They arrived at the Zithulele hospital just after noon. With its dedicated but small team of doctors, the facility is a beacon of hope in the district. But its resources are strained to the limit.
Sinkala carried Luphumlo to a nurse and pleaded for help. The sister immediately inserted a drip into his small arm, to replace the fluids he had lost. But the Sinkalas had to wait for another two hours to see a doctor. “I understand; there were many sick people that day. We weren’t the only ones with a serious problem,” said Sinkala.
There are never enough beds at Zithulele, said Dr Ben Gaunt. Many people waiting to be admitted, or those who have not been helped on that specific day sleep on benches overnight.
Luphumlo was diagnosed with acute gastroenteritis — inflammation of the intestines — and admitted. “He was very lucky there was a bed in the children’s ward,” said Sinkala. She remembered how “exhausted, but grateful” she was at the time. “I cried a lot, from relief of all the worry I had experienced. I just acted so strong to keep my daughter strong,” she said.
She recalled how she had stared at her grandson’s “tiny, worn-out” body in the hospital cot and how she had put her arms around her daughter and desperately whispered: “He won’t die — He just can’t.”
Luphumlo and his mother stayed at Zithulele for the next 10 days before the boy was well again. But Sinkala had to make her way home “straight away”. She borrowed R10 from a health worker and took a taxi back to the rank. From there she retraced the steps she had begun early that Saturday morning; she walked back over the same hills that seemed like mountains, back through the same bush that scratched her arms and legs.
She arrived home well after 9pm. Sinkala fetched her sleeping grandson from the neighbours and placed him on her bed. “I was finished,” she said. “But I still had to get water to wash all the sweat and dust off my body. I don’t know how I did this; I was so tired.” When she finally settled down to sleep, all the elderly woman could think about was the next challenge.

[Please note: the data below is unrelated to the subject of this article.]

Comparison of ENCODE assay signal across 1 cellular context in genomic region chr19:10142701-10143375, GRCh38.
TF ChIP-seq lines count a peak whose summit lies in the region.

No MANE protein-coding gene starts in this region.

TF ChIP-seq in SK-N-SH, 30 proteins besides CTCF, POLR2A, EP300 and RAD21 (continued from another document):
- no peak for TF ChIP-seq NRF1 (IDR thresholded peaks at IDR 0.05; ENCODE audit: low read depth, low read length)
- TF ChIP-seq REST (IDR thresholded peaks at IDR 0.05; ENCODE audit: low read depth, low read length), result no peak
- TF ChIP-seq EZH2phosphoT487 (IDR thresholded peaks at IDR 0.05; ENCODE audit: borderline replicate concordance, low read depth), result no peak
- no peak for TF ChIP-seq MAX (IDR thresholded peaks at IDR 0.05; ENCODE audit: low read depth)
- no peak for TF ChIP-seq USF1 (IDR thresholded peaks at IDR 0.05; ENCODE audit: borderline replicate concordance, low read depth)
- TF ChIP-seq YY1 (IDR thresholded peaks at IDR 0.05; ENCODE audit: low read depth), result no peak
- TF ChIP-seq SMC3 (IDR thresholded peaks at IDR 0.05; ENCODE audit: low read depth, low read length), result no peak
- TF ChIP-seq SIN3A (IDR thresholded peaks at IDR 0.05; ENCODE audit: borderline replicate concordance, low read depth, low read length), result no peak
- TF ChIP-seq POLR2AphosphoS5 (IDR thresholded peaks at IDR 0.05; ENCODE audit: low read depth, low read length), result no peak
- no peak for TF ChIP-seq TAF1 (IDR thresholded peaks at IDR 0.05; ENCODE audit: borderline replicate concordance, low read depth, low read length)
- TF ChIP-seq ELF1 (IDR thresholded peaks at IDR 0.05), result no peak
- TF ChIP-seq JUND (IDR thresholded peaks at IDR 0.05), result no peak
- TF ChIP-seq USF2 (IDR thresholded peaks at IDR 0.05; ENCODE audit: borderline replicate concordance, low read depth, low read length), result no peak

“I thought I must plant spinach in our garden, tomorrow,” said Sinakala. “I thought, spinach is now too expensive at the shop. Spinach is good food; it prevents people from getting ill.”
The long and winding road
The 2010 Statistics South Africa household survey indicated that almost half of all South Africans walk to health facilities. Of those, around one out of 10 journeys between 30 minutes and an hour and a half to a clinic or hospital
Around 60% of South Africans use the public health system. But around 10% of sampled individuals do not bother using the nearest state health facility as the medicine they need is mostly unavailable. An additional 10% believe lengthy waiting periods that have to be endured do not justify the effort to visit the closest clinic or hospital.
Ncedisa Paul is the co-ordinator of Mentor Mothers Zithulele, a project that gives pregnant women and mothers advice about healthcare. She said people living in the rural former Transkei can walk for five hours and more to get to their nearest hospital or clinic. “It can take them the entire day to get there and back and, if they arrive too late, they have to sleep over on a hospital bench or outside to see a doctor the next day. People simply do not have the money for transport back home and walking takes too long.”
Such patients are often sick and weak, but they still have to travel with small children strapped to their backs.
[Note this article was originally published on 11 November 2011]